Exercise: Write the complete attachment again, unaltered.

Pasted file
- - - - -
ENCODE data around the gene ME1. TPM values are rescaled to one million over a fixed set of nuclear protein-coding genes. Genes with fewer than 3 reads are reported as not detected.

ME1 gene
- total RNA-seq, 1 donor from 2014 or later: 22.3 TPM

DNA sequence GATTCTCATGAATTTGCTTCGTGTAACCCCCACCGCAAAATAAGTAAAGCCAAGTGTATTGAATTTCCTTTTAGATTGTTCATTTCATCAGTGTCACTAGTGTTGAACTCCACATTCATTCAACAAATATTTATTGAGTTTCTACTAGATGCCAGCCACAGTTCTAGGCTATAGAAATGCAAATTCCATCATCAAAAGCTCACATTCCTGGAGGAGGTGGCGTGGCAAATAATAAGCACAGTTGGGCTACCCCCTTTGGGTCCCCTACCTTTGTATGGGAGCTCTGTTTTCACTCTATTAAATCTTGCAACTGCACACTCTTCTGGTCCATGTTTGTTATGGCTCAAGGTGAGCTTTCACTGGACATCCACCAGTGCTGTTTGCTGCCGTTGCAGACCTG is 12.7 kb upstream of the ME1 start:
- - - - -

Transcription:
ENCODE data around the gene ME1. TPM values are rescaled to one million over a fixed set of nuclear protein-coding genes. Genes with fewer than 3 reads are reported as not detected.

ME1 gene
- total RNA-seq, 1 donor from 2014 or later: 22.3 TPM

DNA sequence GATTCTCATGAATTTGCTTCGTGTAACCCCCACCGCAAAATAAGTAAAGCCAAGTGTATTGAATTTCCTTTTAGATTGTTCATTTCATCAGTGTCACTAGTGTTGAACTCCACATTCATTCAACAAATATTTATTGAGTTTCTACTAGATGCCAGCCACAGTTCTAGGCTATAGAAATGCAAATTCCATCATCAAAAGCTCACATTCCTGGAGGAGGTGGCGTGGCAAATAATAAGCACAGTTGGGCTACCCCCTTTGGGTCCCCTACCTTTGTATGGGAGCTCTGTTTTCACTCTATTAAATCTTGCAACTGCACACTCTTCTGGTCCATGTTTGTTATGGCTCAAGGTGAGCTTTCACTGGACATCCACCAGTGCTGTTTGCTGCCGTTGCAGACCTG is 12.7 kb upstream of the ME1 start: